Gabor Steingart, the publisher of Handelsblatt, Germany's answer to the Financial Times, was told by the newspaper's owner on Thursday that he would have to pack his bags and leave the company.
Handelsblatt owner Dieter von Holtzbrinck made the decision after Steingart wrote a controversial piece in his popular daily newsletter on the coalition negotiations.
In Wednesday's edition of the newsletter, Steingart described SPD leader Martin Schulz carrying out “the perfect murder” on his predecessor Sigmar Gabriel.
“The now unloved party boss Martin Schulz wants to shoot down the most popular SPD politicians, foreign minister Sigmar Gabriel and take his cabinet job,” Steingart wrote.
He then went on to describe how Schulz would make it look like an accident so that “he will hit the floor without evidence of having been pushed.”
“When his face stops twitching Schulz will confirm the death and then lament it. Just like for every actor, crying in the final scene will be Schulz's greatest challenge,” he added.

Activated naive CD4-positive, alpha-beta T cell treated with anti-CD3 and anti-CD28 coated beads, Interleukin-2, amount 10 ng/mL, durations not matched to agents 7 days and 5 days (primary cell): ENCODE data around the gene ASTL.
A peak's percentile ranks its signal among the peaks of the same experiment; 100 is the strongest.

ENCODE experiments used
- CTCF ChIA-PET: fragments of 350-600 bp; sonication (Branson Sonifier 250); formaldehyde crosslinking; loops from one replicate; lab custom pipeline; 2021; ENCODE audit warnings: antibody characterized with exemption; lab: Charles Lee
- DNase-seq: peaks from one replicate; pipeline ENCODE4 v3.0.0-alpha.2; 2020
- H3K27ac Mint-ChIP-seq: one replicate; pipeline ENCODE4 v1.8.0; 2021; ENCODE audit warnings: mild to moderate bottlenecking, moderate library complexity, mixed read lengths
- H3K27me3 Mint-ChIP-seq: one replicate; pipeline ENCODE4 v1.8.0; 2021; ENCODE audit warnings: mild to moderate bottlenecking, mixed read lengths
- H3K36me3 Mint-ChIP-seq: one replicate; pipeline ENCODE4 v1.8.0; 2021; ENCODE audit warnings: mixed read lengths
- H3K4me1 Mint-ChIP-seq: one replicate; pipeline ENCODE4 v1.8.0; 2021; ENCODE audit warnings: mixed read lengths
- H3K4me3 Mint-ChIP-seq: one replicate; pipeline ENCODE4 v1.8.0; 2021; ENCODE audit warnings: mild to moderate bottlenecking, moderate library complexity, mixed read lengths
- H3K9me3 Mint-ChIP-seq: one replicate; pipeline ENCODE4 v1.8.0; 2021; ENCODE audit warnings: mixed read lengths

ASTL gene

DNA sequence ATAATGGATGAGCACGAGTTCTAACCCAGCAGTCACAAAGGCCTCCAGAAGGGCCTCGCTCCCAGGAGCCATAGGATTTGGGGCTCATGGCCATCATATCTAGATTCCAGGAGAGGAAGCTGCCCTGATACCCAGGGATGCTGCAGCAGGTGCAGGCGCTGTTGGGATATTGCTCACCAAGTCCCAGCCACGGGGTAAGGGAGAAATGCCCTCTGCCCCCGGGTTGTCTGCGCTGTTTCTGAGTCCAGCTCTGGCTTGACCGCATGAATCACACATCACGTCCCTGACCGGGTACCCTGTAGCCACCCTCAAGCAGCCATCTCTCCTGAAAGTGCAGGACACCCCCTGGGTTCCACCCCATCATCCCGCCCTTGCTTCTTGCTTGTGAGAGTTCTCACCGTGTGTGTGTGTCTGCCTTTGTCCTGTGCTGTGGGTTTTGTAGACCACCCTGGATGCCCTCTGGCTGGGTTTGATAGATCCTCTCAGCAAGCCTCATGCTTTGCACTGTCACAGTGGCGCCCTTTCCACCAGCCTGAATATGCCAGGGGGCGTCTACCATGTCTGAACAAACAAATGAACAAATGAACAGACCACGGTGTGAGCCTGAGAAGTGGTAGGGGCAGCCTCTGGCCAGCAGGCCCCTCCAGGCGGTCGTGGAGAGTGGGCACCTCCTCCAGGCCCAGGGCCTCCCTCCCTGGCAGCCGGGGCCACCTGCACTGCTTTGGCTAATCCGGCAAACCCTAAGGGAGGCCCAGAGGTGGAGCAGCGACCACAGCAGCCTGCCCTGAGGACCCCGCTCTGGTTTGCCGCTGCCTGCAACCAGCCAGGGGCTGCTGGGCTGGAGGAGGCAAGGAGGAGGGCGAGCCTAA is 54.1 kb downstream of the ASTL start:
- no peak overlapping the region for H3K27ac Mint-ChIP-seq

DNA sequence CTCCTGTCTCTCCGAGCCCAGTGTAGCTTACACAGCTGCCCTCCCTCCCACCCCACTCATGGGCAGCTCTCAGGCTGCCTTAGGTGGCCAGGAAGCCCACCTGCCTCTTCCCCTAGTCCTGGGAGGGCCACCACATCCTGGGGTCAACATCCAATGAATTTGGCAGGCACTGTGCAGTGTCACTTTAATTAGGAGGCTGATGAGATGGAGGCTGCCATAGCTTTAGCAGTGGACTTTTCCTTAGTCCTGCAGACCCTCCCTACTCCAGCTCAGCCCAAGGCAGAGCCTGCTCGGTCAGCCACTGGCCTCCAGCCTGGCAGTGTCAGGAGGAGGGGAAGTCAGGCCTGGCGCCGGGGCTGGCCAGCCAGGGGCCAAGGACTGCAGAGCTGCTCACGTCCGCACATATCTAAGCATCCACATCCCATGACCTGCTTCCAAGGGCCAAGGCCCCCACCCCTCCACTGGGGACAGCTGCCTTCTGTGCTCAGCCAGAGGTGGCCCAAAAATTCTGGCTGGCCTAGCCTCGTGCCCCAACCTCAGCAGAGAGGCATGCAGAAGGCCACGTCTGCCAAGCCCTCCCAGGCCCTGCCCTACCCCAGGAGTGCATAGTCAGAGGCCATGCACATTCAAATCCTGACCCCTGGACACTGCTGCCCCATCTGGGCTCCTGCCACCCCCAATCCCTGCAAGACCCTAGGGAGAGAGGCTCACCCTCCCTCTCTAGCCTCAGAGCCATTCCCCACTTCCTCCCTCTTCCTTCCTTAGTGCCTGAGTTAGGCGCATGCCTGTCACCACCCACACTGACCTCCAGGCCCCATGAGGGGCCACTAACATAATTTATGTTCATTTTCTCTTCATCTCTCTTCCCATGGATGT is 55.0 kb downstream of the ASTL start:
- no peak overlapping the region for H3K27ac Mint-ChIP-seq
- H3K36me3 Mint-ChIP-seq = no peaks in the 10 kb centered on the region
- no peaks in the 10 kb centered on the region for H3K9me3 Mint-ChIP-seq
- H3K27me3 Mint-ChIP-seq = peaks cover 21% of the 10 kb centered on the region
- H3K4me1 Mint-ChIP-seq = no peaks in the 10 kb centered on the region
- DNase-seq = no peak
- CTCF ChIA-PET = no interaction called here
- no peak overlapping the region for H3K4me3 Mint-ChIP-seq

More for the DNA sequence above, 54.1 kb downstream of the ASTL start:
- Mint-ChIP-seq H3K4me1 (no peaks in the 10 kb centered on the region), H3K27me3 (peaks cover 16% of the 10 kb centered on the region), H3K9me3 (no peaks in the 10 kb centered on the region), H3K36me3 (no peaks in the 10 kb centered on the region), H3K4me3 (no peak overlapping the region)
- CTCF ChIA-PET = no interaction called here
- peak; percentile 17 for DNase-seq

Coaliton talks concluded hours after Steingart's newsletter was sent out and it transpired that Schulz had indeed decided to take Gabriel's cabinet job, despite a previous pledge not to serve in a Merkel cabinet.
Nonetheless, von Holtzbrinck was less than impressed by Steingart's satirical piece, writing a personal letter of apology to the SPD boss, according to Spiegel.
The editorial team of Handelsblatt have been left stunned by the decision. On Friday senior staff wrote a letter to Von Holtzbrinck accusing him of curtailing press freedom. According to Spiegel the business paper has been left in a state of chaos by the firing of their highly successful editorial head.
On Friday, it transpired that Schulz had not committed the perfect murder at all. Under massive pressure from within the SPD, he publicly announced that he would not take up the role of Foreign Minister.